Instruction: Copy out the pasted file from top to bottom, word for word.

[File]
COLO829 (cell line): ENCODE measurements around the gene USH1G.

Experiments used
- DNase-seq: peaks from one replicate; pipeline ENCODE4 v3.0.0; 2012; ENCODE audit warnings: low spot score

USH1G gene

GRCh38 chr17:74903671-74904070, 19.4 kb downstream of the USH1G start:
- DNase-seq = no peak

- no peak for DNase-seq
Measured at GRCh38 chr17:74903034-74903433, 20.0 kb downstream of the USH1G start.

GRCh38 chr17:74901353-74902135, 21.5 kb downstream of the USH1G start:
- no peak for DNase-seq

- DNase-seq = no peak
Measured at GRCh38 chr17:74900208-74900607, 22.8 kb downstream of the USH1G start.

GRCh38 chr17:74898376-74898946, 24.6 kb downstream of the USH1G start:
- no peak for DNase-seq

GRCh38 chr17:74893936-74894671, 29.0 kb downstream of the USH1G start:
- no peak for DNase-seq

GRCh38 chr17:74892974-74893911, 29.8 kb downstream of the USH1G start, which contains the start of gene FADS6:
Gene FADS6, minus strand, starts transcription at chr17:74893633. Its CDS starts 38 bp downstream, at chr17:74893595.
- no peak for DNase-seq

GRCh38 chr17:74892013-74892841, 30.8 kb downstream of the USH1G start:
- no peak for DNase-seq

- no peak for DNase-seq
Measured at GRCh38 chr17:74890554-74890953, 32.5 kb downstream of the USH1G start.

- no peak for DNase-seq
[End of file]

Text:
COLO829 (cell line): ENCODE measurements around the gene USH1G.

Experiments used
- DNase-seq: peaks from one replicate; pipeline ENCODE4 v3.0.0; 2012; ENCODE audit warnings: low spot score

USH1G gene

GRCh38 chr17:74903671-74904070, 19.4 kb downstream of the USH1G start:
- DNase-seq = no peak

- no peak for DNase-seq
Measured at GRCh38 chr17:74903034-74903433, 20.0 kb downstream of the USH1G start.

GRCh38 chr17:74901353-74902135, 21.5 kb downstream of the USH1G start:
- no peak for DNase-seq

- DNase-seq = no peak
Measured at GRCh38 chr17:74900208-74900607, 22.8 kb downstream of the USH1G start.

GRCh38 chr17:74898376-74898946, 24.6 kb downstream of the USH1G start:
- no peak for DNase-seq

GRCh38 chr17:74893936-74894671, 29.0 kb downstream of the USH1G start:
- no peak for DNase-seq

GRCh38 chr17:74892974-74893911, 29.8 kb downstream of the USH1G start, which contains the start of gene FADS6:
Gene FADS6, minus strand, starts transcription at chr17:74893633. Its CDS starts 38 bp downstream, at chr17:74893595.
- no peak for DNase-seq

GRCh38 chr17:74892013-74892841, 30.8 kb downstream of the USH1G start:
- no peak for DNase-seq

- no peak for DNase-seq
Measured at GRCh38 chr17:74890554-74890953, 32.5 kb downstream of the USH1G start.

- no peak for DNase-seq